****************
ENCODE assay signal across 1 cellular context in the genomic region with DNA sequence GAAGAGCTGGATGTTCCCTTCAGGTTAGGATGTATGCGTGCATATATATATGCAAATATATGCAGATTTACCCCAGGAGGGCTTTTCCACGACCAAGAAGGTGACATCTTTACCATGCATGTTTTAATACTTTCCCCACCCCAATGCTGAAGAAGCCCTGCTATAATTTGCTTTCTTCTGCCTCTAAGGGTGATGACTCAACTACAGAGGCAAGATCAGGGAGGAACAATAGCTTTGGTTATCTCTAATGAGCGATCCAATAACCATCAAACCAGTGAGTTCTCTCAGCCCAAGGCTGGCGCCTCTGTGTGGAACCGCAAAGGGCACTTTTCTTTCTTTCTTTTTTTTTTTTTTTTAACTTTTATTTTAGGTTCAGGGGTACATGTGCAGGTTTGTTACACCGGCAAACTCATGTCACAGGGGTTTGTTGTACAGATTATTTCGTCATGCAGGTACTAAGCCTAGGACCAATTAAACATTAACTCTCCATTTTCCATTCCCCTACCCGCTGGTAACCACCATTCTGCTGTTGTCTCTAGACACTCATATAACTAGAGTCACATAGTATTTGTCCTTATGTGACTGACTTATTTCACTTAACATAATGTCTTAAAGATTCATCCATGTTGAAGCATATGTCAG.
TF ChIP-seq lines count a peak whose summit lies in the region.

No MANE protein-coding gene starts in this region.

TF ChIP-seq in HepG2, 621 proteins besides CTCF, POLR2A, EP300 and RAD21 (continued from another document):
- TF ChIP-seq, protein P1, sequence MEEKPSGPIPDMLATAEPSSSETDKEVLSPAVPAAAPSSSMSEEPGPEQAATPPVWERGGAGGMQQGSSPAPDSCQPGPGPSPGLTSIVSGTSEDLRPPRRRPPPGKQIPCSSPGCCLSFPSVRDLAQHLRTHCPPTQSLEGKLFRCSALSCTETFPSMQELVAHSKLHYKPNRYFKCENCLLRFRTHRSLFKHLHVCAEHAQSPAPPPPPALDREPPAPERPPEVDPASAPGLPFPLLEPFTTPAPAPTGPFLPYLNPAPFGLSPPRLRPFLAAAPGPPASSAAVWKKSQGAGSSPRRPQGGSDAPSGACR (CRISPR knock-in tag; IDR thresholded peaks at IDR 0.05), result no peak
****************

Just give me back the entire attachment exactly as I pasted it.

ENCODE assay signal across 1 cellular context in the genomic region with DNA sequence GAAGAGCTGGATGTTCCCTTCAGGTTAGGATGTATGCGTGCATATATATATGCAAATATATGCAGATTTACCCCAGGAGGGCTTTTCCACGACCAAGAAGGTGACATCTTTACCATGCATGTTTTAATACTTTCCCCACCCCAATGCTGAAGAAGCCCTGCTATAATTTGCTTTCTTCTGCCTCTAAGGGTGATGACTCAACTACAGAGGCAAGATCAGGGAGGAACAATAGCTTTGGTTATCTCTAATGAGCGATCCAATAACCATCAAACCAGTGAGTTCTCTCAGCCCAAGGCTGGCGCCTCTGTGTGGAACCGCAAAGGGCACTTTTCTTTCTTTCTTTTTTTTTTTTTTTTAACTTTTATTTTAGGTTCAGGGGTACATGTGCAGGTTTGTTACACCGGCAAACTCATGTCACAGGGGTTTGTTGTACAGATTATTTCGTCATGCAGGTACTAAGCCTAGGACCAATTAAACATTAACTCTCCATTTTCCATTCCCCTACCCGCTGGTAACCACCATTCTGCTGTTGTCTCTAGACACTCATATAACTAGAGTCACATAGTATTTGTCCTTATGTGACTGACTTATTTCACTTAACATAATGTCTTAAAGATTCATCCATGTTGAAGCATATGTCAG.
TF ChIP-seq lines count a peak whose summit lies in the region.

No MANE protein-coding gene starts in this region.

TF ChIP-seq in HepG2, 621 proteins besides CTCF, POLR2A, EP300 and RAD21 (continued from another document):
- TF ChIP-seq, protein P1, sequence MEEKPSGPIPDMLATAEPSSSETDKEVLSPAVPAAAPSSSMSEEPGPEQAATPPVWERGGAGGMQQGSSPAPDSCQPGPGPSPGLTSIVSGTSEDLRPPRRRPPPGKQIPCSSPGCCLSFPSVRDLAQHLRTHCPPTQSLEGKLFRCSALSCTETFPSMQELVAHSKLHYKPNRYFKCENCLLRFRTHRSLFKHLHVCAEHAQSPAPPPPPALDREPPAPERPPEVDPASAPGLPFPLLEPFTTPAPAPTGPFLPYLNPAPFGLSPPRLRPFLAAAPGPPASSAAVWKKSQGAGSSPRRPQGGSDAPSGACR (CRISPR knock-in tag; IDR thresholded peaks at IDR 0.05), result no peak